And with each deliverance the future “Messianic rescue” is foreshadowed. Jesus would finally arrive in the manger, the little Hero who would grow up to rescue all sinners from sin and establish a peace between God and man that would last for eternity.
When I consider the cycle of the Judges, I can’t help but think of my own life. It’s the same cycle of sin, pain, cries for help and deliverance from God. That’s why God had this painful history recorded – so we know we’re not the only ones God has had to rescue over and over. Thank God that we have a compassionate Creator who leads us to turn away from sin and gives us forgiveness and peace through Jesus’ death on the cross.
So, we’ve talked a little about how God rescued the Israelite people from Egyptian slavery. We’ve talked about how God repeatedly rescue them from their own faithlessness in the period of the judges. But, before the great Messiah was finally born, there was one more major historical event that foreshadowed the great “Messianic rescue” of sinners.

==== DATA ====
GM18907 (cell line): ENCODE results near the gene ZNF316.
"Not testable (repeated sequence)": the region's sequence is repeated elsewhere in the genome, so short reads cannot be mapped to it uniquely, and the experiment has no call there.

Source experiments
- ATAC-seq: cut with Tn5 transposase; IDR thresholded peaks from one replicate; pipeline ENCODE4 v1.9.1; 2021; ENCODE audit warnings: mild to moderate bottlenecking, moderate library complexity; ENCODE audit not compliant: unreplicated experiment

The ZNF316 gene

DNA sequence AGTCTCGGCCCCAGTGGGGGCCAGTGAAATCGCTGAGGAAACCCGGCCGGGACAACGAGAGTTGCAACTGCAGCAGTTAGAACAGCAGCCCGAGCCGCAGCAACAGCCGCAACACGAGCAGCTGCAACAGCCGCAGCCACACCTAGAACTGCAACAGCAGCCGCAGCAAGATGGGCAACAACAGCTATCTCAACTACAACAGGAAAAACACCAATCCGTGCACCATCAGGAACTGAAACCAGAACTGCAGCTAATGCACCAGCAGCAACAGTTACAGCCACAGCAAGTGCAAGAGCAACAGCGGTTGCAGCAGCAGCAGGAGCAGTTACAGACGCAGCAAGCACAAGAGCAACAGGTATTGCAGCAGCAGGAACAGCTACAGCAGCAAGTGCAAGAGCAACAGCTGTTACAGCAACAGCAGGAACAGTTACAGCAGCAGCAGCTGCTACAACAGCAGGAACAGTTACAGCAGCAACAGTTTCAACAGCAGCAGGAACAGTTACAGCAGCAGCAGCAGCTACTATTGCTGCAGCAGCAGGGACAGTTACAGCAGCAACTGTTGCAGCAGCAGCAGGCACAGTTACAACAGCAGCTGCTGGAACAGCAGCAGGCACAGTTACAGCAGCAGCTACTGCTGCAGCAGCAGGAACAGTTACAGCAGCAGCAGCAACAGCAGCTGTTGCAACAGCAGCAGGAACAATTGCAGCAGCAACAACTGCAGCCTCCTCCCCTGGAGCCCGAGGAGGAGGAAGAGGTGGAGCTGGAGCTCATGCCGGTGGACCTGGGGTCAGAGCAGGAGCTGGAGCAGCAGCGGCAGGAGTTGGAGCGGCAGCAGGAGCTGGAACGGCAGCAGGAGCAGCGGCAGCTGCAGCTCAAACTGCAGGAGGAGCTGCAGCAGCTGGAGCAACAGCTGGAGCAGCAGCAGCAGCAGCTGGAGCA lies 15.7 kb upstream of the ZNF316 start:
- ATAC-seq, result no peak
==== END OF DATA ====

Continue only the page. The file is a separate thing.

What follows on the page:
As the years ticked down to the birth of God’s Son, the nation of Israel continued to push God away by worshipping false gods. Eventually, one nation descended on Israel and totally decimated them. Babylon conquered Jerusalem in the year 586 BC. The people who weren’t killed were uprooted from their home and carried east to exile. This period in Jewish history is commonly called the Babylonian Captivity.
But again, God reached into the events of history.
Jeremiah 23:7-8, 2 Chronicles 36:15-23 (NIV)
23:7“So then, the days are coming,” declares the LORD, “when people will no longer say, ‘As surely as the LORD lives, who brought the Israelites up out of Egypt,’ 8but they will say, ‘As surely as the LORD lives, who brought the descendants of Israel up out of the land of the north and out of all the countries where he had banished them.’ Then they will live in their own land.”